Thursday, 23 February 2006

iPod random mixtape #002

Time for another post, and I'm going to take the lazy approach. So it's time for another iPod random mixtape!

1) Here comes a regular - The Replacements

Paul Westerberg sings this song about a guy who wastes his life away in the pub. It's not clear if this is song is autobiographical, about guitarist Bob Stinson, or about nobody in particular. What's clear is the emotions that Paul's vocal and lyrics stirs up inside you while listening to this song. Add to this some fantastic lyrics:

You’re like a picture on the fridge that’s never stocked with food
He says opportunity knocks once then the door slams shut

and you have the makings of one of the most brutally honest and emotional songs of all time. This is the perfect closer on their Tim album, and a perfect example of how the 80's weren't all that bad.

2) A poem on the underground wall - Simon & Garfunkel

This is actually the bonus version of the song from their Parsley, sage, rosemary & thyme album - I think it's another take. It starts with Paul Simon saying "listen carefully to this thing because...I wanna go with on the arrangements" (the ... is where the producer or someone interrupted him).

It's a short song not unlike anything else they recorded, with some nice finger pickin' guitar pluckin', and an interesting lyric about what seems to be a graffiti artist writing a four-letter poem on the wall of an underground train station. Was it love? Was it a more rude word? Paul Simon doesn't give much away in this song. I suspect there's a deeper meaning to this song, but maybe I'm too shallow to see it.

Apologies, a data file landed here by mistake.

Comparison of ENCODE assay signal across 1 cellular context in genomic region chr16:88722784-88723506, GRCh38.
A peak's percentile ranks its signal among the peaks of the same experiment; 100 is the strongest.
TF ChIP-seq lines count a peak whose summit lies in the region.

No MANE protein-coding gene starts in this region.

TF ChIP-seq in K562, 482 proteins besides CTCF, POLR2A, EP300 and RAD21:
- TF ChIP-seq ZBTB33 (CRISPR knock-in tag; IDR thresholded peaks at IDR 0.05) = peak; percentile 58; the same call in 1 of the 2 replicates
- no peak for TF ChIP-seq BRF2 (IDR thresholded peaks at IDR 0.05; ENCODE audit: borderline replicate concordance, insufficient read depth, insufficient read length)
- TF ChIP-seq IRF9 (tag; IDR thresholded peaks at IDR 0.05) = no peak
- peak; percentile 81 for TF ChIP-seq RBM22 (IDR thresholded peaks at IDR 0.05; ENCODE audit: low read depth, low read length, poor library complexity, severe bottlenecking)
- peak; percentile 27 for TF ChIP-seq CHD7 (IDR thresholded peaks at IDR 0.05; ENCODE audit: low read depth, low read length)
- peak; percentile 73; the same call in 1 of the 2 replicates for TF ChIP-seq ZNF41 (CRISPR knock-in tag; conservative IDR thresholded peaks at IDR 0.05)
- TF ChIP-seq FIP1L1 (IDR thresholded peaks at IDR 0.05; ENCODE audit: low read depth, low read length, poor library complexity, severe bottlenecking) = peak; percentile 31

3) Heaven can wait - Meat Loaf

I remember that when I bought Mr. Loaf's Bat out of hell album I thought it was one of the best albums I'd ever heard. But that was my 77th album purchase, and now I'm up to 906 albums. Yes, you could say I've come a long way. The songs from Bat out of hell can be divided into two categories: over-the-top rockers and over-the-top ballads. This is one of the latter.

It's cringe-worthy stuff, it's dated, but it's not without its merits either. The arrangement shouts out Broadway musical. The lyrics are overdone, like a bad meatloaf. But amidst all its daggy-ness you still gotta respect a guy who takes his schmultz so goddamn seriously.

4) All nighter - Elastica

I bought Elastica's self-titled album when I was really into Britpop. While a lot of Britpop albums have aged remarkably well, this one hasn't done so well. There are some good songs on the album, but this is a 90-second throwaway song that isn't particularly memorable.

5) Circus - Tom Waits

I have to admit that I found Tom Waits' latest album Real gone (the album where this song is from) a little disappointing. It had a too-difficult opener (even by his standards), a momentum-killing 10 minute 3rd track, and the absence of piano didn't help either.

Circus is a typical Tom Waits spoken word piece, with spare circus-like instrumentation and surreal lyrics that only Tom can muster. It's an effective track, harking back to his Franks wild years days both musically and lyrically. But it works more as a mood piece than a song, and probably works better in the context of the album than as an individual track.

6) I shot the sheriff - Bob Marley & The Wailers

Everyone knows this track, so I'm not sure what to say about it. Eric Clapton covered it, but the old adage that "the original is the best" definitely applies here. It's a typical early Wailers tune (from their rootsy Burnin' album), with political lyrics and falsetto backing vocals during the chorus from Bob's fellow Wailers.